Judge Gives Go-Ahead to Case Equating Gmail Scanning with Wiretapping
Attorneys for the plaintiffs in a massive class action lawsuit against Google won a battle in federal court in California last week, as U.S. District Judge Lucy Koh ruled against a request by the Internet giant to dismiss the case—but the war may already be lost.
In the case filed in federal court in San Jose, a group of named plaintiffs have sued Google for violating the federal Wiretap Act by scanning emails sent or received via its Gmail service for words and content, and intentionally intercepting messages between non-Gmail subscribers and subscribers.
Google sought to have the case dismissed under a section of the Act that allows email providers to intercept messages if doing so helped in delivering the message or was incidental to the functioning of the service in general. Judge Koh, however, rejected that argument, finding that “the statute explicitly limits the use of service observing or random monitoring…to mechanical and service quality control checks…Congress did not intend to allow electronic communication service providers unlimited leeway to engage in any interception that would benefit their business models, as Google contends. In fact, this statutory provision would be superfluous if the ordinary course of business exception were as broad as Google suggests.”
Google also argued that Gmail users have consented to the scanning by signing on to Gmail’s Terms of Service and Privacy Policies, but Judge Koh ruled that “those policies did not explicitly notify Plaintiffs that Google would intercept users’ emails for the purposes of creating user profiles or providing targeted advertising.” She likewise rejected Google’s claim that non-users tacitly consented to the scanning by sending emails to Gmail users.
Gmail, including its business service called Google Apps, is the world’s biggest email service, with about 450 million users globally.
“The ruling means federal and state wiretap laws apply to the internet. It’s a tremendous victory for online privacy. Companies like Google can’t simply do whatever they want with our data and emails,” said Jon Simpson, the privacy director for Consumer Watchdog of Santa Monica, California.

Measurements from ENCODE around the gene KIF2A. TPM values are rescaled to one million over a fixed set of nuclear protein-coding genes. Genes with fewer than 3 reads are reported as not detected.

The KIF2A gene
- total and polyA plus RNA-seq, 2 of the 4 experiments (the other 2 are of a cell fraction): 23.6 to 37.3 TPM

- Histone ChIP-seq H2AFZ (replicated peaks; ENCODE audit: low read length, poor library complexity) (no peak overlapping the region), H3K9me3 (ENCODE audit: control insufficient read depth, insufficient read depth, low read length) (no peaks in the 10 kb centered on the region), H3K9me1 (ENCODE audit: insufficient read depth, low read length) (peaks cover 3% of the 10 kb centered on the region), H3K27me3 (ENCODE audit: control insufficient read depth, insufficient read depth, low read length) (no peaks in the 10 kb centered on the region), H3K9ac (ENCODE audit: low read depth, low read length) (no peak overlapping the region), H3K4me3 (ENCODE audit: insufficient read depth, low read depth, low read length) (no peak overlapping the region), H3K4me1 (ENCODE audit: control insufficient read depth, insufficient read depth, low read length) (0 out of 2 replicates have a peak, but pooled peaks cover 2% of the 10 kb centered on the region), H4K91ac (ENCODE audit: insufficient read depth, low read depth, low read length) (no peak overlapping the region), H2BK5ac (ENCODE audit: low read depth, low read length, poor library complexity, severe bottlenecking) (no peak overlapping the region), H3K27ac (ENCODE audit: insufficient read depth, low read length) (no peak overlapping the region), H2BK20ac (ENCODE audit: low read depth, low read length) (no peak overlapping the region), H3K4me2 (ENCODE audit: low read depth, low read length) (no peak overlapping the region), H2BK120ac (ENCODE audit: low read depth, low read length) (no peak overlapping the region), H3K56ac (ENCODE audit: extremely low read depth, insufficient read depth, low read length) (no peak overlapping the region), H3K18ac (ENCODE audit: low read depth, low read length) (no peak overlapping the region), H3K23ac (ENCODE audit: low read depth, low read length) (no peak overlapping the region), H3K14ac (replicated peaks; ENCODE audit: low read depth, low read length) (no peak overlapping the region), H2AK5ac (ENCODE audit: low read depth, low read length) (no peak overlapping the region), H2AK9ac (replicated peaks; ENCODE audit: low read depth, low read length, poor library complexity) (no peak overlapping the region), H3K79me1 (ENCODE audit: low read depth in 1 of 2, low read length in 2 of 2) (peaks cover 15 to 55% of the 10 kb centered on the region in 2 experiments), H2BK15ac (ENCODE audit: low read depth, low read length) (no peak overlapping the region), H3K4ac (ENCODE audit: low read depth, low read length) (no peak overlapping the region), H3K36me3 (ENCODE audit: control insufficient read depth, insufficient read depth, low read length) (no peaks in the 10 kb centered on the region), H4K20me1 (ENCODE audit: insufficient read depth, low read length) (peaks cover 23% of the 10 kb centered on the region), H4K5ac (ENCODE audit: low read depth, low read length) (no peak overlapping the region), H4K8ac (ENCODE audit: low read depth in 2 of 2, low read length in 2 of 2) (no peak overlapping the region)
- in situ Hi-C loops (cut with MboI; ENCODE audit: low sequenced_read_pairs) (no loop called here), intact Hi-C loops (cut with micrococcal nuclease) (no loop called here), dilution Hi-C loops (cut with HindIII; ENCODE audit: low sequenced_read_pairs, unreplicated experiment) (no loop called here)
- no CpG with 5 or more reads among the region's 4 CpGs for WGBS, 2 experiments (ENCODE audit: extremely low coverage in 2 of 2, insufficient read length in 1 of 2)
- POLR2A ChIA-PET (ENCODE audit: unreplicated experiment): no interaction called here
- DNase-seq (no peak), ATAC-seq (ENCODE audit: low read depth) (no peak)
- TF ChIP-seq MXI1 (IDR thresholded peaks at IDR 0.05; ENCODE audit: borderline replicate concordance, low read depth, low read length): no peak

Google said in a statement that it was “disappointed” with the ruling and was considering its legal options. “Automated scanning lets us provide Gmail users with security and spam protection, as well as great features like Priority inbox,” the company said.
But the victory over Google may live only a few weeks. Following cases that hold that no Internet-based communication can be considered confidential, Judge Koh found that the plaintiffs failed to show a reasonable expectation of privacy in their complaint.
“Plaintiffs have not alleged facts that lead to the plausible inference that the communication was not being recorded because email by its very nature is more similar to internet chats,” wrote Koh. “Unlike phone conversations, email services are by their very nature recorded on the computer of at least the recipient, who may then easily transmit the communication to anyone else who has access to the internet or print the communications.”
The judge gave the plaintiffs 21 days to change her mind, citing “an abundance of caution,” but if they are unsuccessful their case will be dismissed.
To Learn More:
Google’s Gmail Keyword Scanning Might Violate Wiretap Law, Judge Finds (by David Kravets, Wired)
Wiretap Case Against Google Ducks Dismissal (by William Dotinga, Courthouse News Service)
Google Says Its Customers Shouldn’t Expect Any Email Privacy (by Noel Brinkerhoff, AllGov)
Class-Action Suit Alleges Google Violates California Law by Reading E-Mail (by Ken Broder, AllGov California)
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